“Five days to save free speech ... Amendments to Libel bill must be killed” screamed the Sun headline last February. Lord Lester had penned an article telling “FREE speech in this country is in grave danger of being stifled by party political gamesmanship”. Amendments to the bill would “wreck” what was “an attempt to reform our out-of-date, repressive libel law”.
Over at the Mail, James Chapman told that the likes of Stephen Fry were battling to save the bill, and that the potential loss of this reform would be down to the rotten lefties. So what was the problem? “Government sources said David Cameron will not allow the legislation to proceed after Labour inserted a series of amendments to try to force the Government’s hand over the Leveson report on media standards”.
So what would this do? Lord Lester was in no doubt: politicians “and the Hacked Off campaign want to use the Bill — which is currently going through Parliament and should be purely about libel reform — to force through a draconian version of Sir Brian Leveson’s proposals”. So, if those amendments were removed, the Mail and Sun would clearly be in favour of this bill.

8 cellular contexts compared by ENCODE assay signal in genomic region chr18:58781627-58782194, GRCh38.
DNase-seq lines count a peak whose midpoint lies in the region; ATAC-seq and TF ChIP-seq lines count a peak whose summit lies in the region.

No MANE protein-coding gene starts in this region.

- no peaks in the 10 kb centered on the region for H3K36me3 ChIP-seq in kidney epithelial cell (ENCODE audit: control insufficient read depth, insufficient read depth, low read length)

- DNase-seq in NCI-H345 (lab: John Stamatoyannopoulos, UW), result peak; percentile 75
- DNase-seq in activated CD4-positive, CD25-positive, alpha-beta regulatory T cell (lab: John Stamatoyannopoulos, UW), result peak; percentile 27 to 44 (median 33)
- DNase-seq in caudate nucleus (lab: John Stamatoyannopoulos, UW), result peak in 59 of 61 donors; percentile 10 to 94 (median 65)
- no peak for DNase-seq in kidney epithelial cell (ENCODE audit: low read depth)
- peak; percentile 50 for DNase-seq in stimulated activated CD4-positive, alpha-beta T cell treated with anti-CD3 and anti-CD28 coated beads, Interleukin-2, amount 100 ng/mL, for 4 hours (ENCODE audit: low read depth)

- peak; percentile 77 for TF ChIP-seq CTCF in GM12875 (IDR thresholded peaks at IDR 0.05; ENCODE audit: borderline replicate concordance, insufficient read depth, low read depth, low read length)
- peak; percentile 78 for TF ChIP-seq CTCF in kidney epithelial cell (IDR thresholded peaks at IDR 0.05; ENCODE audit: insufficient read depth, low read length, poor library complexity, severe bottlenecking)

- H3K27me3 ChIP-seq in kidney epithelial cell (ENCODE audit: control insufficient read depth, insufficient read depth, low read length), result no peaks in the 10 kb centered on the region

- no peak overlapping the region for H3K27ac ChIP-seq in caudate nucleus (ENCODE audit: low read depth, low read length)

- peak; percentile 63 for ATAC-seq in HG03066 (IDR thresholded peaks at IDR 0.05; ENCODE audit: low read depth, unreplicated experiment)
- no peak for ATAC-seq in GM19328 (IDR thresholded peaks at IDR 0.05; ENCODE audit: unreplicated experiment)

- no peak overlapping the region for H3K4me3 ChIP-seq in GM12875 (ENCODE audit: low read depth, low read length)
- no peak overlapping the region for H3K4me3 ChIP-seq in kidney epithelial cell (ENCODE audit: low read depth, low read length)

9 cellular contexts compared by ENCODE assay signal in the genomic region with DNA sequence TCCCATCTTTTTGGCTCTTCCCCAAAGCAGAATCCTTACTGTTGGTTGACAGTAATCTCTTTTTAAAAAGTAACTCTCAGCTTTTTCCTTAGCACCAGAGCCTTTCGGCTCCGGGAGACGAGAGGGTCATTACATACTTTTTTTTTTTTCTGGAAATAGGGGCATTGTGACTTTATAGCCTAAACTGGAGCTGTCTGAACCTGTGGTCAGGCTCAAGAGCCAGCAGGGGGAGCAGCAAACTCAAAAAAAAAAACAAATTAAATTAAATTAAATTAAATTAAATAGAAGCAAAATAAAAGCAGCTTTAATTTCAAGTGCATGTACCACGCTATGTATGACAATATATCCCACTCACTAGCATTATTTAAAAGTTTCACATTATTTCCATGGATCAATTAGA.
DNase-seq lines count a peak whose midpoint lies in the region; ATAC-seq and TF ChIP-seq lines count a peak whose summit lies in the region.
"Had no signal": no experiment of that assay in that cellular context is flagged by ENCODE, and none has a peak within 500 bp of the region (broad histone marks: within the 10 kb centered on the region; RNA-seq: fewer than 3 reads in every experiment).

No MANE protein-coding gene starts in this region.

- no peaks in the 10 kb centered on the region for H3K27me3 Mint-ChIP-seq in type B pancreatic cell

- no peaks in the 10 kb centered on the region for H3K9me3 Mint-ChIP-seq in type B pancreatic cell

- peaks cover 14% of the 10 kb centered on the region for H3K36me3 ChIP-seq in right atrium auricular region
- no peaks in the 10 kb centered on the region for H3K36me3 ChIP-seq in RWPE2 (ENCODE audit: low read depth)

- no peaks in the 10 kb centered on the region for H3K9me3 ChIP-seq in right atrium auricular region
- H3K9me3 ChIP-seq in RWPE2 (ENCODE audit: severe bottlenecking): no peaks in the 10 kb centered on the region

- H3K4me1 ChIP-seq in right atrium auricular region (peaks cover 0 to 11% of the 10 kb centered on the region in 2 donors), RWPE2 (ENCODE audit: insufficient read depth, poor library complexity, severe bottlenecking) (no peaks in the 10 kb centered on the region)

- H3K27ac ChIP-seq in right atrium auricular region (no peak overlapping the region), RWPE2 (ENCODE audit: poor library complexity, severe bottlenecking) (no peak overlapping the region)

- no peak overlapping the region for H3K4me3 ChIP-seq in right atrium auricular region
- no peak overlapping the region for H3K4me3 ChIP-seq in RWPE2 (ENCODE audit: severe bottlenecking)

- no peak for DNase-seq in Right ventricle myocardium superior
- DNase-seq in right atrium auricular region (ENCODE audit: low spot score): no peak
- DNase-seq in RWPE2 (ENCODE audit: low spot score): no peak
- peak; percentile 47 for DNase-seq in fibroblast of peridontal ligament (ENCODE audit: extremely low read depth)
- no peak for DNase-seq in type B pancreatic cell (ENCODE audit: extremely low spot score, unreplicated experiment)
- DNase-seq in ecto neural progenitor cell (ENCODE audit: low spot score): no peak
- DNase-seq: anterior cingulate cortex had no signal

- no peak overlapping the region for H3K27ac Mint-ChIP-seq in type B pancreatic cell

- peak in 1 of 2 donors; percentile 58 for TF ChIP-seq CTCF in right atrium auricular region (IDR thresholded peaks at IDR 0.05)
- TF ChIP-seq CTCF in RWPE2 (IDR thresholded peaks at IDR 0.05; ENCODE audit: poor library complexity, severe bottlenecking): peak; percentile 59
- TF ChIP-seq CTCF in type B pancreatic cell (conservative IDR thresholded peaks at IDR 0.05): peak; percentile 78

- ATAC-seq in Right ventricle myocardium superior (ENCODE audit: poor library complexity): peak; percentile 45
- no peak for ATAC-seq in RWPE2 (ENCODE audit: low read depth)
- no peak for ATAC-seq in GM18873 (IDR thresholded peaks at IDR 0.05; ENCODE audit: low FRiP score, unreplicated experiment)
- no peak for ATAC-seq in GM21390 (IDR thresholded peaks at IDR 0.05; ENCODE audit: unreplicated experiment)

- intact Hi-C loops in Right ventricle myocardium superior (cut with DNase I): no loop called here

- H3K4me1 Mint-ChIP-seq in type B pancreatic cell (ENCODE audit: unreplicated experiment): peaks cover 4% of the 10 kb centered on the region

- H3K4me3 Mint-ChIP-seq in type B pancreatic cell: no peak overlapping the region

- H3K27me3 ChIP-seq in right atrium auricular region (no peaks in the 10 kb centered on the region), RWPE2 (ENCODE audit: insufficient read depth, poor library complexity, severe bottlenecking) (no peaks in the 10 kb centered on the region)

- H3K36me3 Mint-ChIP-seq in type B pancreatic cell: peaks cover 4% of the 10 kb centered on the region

And no doubt they would defend it against further tampering, especially as it was stressed by both papers that the “Leveson” amendments were all that needed removal. Well, now the bill is indeed being subjected to further tampering, by Tory MP (and, by remarkable coincidence, libel lawyer) Edward Garnier. And Lord Lester is once again deeply concerned.
So where are the Sun and the Mail? To no surprise at all, they aren’t. And one of the amendments Garnier is putting down would effectively render the bill meaningless to those who have campaigned for companies singling out individuals for heavy-handed libel actions to show that they would suffer damage as a result of the comments to which they are taking such exception.
Particularly concerned are those such as Simon Singh, who found himself on the end of a writ from the British Chiropractic Association for doing nothing more than expressing his opinion. He won his case, but it took two years and was a costly business. The idea of a reform to the law including a public interest defence stemmed from cases such as this.
The requirement to show damage is part of that reform. Removing it, while being good for libel lawyers’ business, is effectively maintaining a curb on free speech. But the loudest press voices have fallen silent, because it wouldn’t be a problem for them. Anything that impinged on their right to trample over the public was to be fought, but the rights of those individuals to free speech could go hang.
And then the press wonder why folks don’t trust them. Bunch of hypocrites.
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